Archive for DIAS

The Cosmic Web at DIAS

Posted in Books, Talks and Reviews, The Universe and Stuff with tags , , on November 1, 2019 by telescoper

Yesterday evening found me at the Dublin Institute for Advanced Studies, complete with scary Hallowe’en beard, to give a talk.

Picture Credit: Prof. Luke Drury

It was a nice friendly audience and we had a lot of interesting discussions afterwards. As usual on such occasions I’ve put up the slides in case anyone wants to see them:

After the talk I headed back to Maynooth. It was a very rainy night, but at least some of the fireworks were going off despite the potential for damp squibs.

Hallowe’en at Dias!

Posted in Uncategorized with tags , , on October 29, 2019 by telescoper

I’m interrupting my short break to post a quick reminder that I’m giving a public talk at the Dublin Institute for Advanced Studies (DIAS) this coming Thursday, Dark Matter Day, October 31st 2019, coincidentally the same day as Hallowe’en, or in modern parlance Not-Brexit Day. I am particularly grateful to be invited to give a talk that evening because it allows me to avoid getting involved in trick-or-treat or any of that nonsense.

Here is the nice advert the people at DIAS have made for the event:

The talk is free, but you need to sign up here as the venue is not infinitely large and is already almost full. You can also find some more details about the talk there.

Dark Matter Day at DIAS

Posted in Books, Talks and Reviews, Talks and Reviews, The Universe and Stuff with tags , , on October 7, 2019 by telescoper

Just a quick post to mention that I’m giving a public talk at the Dublin Institute for Advanced Studies (DIAS) on Dark Matter Day, October 31st 2019, coincidentally the same day as Halloween. I am particularly grateful to be invited to give a talk that evening because it allows me to avoid getting involved in trick-or-treat or any of that nonsense.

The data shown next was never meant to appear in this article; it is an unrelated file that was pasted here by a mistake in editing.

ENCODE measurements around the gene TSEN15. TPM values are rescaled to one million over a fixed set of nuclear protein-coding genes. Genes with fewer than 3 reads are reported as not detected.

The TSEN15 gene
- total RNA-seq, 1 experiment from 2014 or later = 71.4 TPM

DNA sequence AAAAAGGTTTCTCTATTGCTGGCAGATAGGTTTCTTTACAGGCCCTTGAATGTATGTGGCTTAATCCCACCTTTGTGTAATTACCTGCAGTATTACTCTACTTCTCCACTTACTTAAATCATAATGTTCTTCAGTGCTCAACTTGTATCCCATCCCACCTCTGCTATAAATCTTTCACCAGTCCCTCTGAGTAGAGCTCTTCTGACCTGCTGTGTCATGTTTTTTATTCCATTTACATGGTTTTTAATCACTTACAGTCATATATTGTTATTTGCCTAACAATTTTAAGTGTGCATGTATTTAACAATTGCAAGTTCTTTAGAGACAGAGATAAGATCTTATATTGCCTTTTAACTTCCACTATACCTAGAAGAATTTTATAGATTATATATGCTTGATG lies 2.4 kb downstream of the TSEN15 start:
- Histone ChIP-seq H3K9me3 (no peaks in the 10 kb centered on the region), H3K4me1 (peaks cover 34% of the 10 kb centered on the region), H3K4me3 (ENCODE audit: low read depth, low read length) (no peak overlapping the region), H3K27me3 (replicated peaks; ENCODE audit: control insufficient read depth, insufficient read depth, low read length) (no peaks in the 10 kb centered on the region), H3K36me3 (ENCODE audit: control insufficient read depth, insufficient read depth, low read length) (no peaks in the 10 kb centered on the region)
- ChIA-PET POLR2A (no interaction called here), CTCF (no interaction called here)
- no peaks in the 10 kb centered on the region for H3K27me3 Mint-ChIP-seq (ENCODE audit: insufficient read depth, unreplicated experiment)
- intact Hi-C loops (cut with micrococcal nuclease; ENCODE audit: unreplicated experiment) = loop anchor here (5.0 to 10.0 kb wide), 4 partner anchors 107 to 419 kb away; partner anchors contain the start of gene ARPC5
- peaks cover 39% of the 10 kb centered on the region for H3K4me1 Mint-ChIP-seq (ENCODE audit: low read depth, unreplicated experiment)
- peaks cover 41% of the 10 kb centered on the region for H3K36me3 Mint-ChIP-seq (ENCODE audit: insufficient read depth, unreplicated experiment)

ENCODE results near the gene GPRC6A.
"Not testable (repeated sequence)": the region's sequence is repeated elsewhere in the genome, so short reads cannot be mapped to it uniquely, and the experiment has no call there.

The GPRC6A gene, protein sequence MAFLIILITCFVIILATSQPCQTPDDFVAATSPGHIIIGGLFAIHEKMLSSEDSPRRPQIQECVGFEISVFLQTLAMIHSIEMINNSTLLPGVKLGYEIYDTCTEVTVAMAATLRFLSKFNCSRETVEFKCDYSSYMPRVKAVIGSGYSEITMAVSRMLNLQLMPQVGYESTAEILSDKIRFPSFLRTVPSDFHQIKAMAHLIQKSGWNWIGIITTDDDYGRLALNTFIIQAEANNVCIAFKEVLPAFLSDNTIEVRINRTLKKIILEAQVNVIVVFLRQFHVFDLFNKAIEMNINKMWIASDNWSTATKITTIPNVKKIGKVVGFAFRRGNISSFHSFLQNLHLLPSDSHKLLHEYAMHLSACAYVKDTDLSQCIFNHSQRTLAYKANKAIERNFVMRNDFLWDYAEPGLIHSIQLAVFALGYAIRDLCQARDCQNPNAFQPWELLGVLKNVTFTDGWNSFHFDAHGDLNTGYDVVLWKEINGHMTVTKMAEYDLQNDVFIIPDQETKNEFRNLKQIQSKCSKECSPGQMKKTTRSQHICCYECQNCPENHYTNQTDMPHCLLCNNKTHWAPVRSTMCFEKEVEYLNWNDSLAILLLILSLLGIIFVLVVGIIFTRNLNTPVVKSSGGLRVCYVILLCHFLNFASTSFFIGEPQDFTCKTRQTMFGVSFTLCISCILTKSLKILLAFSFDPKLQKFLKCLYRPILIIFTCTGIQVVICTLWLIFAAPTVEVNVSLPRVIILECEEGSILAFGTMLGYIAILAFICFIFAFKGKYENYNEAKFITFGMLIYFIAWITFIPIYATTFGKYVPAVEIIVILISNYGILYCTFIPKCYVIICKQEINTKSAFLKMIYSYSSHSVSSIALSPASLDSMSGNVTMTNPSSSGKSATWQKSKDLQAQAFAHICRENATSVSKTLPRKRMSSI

Here is the nice advert the people at DIAS have made for the event:

The talk is free, but you need to sign up here as the venue is not infinitely large. You can also find some more details about the talk there.

A Day at DIAS

Posted in Biographical, Books, Talks and Reviews with tags , , on March 27, 2018 by telescoper

Last night I flew back to Ireland for a few days of work here before the Easter Weekend. The schedule of flights from Cardiff to Dublin has changed for the spring, with the afternoon flight much later: at 7.45pm instead of 3.40pm, so I left from Cardiff after work on Monday and had dinner in the airport (an overpriced and barely edible beefburger).

Although there is no teaching in either on Maynooth or Cardiff this week I had to come to Ireland for a few reasons, including giving a seminar today at the Dublin Institute for Advanced Studies (DIAS) this afternoon which provided me with the chance to visit it for the first time.

It being a pleasant morning I walked to DIAS from Connolly Station after taking the train there from Maynooth. It’s about half an hour’s walk.

DIAS is actually spread over several sites. Officially my talk was at the School of Theoretical Physics, but there were some people there from the School of Cosmic Physics, which is located not too far away. There were also a few people from Maynooth there, as there are a number of collaborations going on between the two institutions involving staff and students. There was also a visitor from even further afield, in the form of Cormac O’Rafferty who also visits this blog from time to time.

Anyway I had a nice curry for lunch before the talk, which generated a lot of questions from which I infer that it was either confusing or stimulating (or possibly both). Here are the slides in case anyone feels like taking a look.

For a change I decided to take the train back to Maynooth from Pearse rather than Connolly, but as it was rush hour I found it packed.

Maynooth by contrast is very quiet with most students away for the break. I can also report that the annoying roadworks that have been going outside my Maynooth residence for months have now finished.

Anyway, thanks to my hosts at DIAS for inviting me and I hope my talk was reasonably bearable. Hopefully this will be the first visit of many!